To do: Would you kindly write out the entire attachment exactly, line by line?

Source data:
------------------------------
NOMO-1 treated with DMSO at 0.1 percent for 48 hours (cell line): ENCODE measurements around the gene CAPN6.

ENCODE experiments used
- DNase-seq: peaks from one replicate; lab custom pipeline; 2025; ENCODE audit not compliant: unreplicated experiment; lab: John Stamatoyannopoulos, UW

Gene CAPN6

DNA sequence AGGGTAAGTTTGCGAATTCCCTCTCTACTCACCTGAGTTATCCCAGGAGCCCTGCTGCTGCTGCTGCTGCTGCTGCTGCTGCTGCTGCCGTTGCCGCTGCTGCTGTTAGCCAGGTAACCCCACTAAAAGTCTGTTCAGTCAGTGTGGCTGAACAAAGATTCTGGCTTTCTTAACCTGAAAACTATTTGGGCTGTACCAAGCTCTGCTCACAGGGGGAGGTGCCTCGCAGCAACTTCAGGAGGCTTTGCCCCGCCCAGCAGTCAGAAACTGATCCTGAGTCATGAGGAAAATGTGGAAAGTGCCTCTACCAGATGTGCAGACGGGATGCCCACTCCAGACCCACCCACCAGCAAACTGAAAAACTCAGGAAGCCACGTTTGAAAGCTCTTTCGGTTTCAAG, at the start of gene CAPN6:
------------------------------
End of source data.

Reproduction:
NOMO-1 treated with DMSO at 0.1 percent for 48 hours (cell line): ENCODE measurements around the gene CAPN6.

ENCODE experiments used
- DNase-seq: peaks from one replicate; lab custom pipeline; 2025; ENCODE audit not compliant: unreplicated experiment; lab: John Stamatoyannopoulos, UW

Gene CAPN6

DNA sequence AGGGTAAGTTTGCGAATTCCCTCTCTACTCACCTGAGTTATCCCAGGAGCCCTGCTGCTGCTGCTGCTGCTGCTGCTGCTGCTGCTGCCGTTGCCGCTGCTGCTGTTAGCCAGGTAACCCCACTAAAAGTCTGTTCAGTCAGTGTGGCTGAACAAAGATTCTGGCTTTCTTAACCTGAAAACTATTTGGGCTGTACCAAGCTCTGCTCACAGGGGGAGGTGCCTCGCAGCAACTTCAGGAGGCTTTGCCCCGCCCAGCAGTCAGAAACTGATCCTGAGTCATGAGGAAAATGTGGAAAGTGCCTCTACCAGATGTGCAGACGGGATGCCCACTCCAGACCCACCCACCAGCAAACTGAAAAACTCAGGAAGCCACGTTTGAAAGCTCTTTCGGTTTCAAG, at the start of gene CAPN6: